Thoughts on Adobe Max Announcements

Adobe is having it’s Adobe Max conference this week, and is packing it full of announcements. Some of the new products look very intriguing – I’ll be anxious to get my hands on them.

Here are some of the highlights:

  • They have acquired Typekit, one of the pioneers of web fonts as hosted service. On paper this makes a lot of sense, and it’s good to see a company like Adobe embracing the future in this way. However, I’m not too thrilled about this. Typekit was one of the real ground breaking services that brought web fonts into being a reality. I’ve not relied to much on their particular service, but I have always admired their impressive catalogue of fonts, as well as the ways they continued to push the envelope. I’ve also seen a lot of great startups get bought by larger corporations, only to die from neglect (Delicious?). I fear a similar fate for Typekit; at least, as we know it.
  • Creative Cloud – this is Adobe’s take on cloud computing, and their attempt at tying it to their creative software. The collaborative possibilities are something to ponder; I’m just curious if they will be more successful at fostering real creative communities than they have in the past. Frustratingly, they announced no pricing details (so what’s the point??). The problem in the past with other collaborative services is that it relied on a combination of applications and subscriptions that simply priced too many people out. If they’re charging, say, $50/ mo, with access to core apps (Photoshop, Illustrator, InDesign), with say 20 GB of storage, I think they’d have a winner.
  • Touch apps – they are embracing the era of touch, and this was the most interesting part of today’s announcements for me. They showed off a number of apps, but the two that intrigued me was the collage app – for making mood boards; and the “proto” app which helped make rapid prototypes. I think “proto” still seemed a bit clunky, but was a great early glimmer at what could be an awesome app. The “photoshop touch” app, though, struck me as a tablet app that was simply trying to replicate the desktop app, and making the user do things in much less efficient ways.

I think tomorrow will be more announcements, probably regarding the desktop level of applications. If you wan to see today’s keynote, you can do so here.

  • Yeah, I have to confess that I had the same reaction when I heard they were getting bought.

    On the other hand, Adobe has demonstrated a shocking amount of real adaptation and ingenuity anda much more standards-based approach in the last six months than I can remember them ever doing before. Twice in the last few months I’ve thought, “Wow, that’s a great thing to push into the standards [their CSS shapes model and their HTML5 Shaders proposal],” which stands in stark contrast to my previous, “Adobe, not again” response to most of their web announcements. Somebody high up has clearly gotten the message that the future of the web is standards-oriented, not plugin-driven, and accordingly they’re focusing that way. Will Flash be an integral part of their web future? I’m sure. Is it the main thing they’re emphasizing and talking about right now? Thankfully, no.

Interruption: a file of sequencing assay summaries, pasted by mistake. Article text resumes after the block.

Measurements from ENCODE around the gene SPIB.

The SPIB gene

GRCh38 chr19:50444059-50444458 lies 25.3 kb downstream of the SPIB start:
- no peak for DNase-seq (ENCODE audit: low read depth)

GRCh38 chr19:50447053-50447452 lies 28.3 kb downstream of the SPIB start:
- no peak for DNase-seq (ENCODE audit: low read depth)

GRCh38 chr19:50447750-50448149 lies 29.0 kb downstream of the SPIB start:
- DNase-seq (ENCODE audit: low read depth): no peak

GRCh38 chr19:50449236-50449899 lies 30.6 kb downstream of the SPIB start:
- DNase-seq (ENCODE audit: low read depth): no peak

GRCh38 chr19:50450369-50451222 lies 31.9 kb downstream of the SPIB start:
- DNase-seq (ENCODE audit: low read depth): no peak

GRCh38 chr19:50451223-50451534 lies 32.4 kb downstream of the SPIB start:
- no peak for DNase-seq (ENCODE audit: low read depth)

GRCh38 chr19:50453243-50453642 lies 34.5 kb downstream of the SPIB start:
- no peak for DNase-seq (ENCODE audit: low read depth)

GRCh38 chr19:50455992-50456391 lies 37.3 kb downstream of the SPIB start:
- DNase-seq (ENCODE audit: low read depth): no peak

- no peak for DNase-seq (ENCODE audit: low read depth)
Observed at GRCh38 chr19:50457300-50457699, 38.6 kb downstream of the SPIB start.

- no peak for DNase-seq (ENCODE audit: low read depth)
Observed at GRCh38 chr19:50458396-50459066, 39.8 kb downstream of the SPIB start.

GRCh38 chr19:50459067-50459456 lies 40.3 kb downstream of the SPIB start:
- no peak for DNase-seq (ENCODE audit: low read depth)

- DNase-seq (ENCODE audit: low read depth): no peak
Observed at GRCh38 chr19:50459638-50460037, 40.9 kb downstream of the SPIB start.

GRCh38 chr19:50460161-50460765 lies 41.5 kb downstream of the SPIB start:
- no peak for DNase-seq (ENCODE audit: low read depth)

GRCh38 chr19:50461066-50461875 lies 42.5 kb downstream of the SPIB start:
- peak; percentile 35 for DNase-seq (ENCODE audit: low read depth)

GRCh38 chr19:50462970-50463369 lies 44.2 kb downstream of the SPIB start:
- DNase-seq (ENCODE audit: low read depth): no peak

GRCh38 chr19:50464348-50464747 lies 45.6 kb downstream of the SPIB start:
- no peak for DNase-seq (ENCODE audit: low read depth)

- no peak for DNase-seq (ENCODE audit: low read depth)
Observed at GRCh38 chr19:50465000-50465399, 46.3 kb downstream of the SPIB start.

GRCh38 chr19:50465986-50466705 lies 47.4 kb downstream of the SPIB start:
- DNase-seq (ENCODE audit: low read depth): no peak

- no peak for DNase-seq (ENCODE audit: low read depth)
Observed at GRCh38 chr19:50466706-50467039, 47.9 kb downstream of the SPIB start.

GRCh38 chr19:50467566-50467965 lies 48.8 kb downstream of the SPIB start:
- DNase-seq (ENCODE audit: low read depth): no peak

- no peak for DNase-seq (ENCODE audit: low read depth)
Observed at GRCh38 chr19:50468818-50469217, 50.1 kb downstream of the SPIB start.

If they can keep that vision, I’m not worried about Typekit, except perhaps on an agility level. Here’s hoping Adobe recognizes the value of startups acting like startups and doesn’t attempt to (for lack of a better, real word) corporatize them.

  • Chip Cullen

    Chris – I agree that they are definitely embracing open standards as the way of the future. I think their CEO even mentioned once in the last year that Flash only accounts for around 3% of their revenue. It is definitely a refreshing change compared to previous years.

    Looking back at their acquisition of Typekit, I still am not totally optimistic. However, one reason to think that they’ll help Typekit succeed even more, as opposed to languish, is that Adobe is a company that understands fonts, and their importance. Fonts and font design are core to what Adobe is, and where it came from. Hopefully that means leadership at the company will allow Typekit to keep doin’ what it’s doin’.

    The cautionary tales of other startups dying tend to be in situations where the new owner had no business buying the startup in the first place. Exhibit A: Yahoo!’s many confusing acquisitions. I don’t see Adobe misunderstanding Typekit in that way.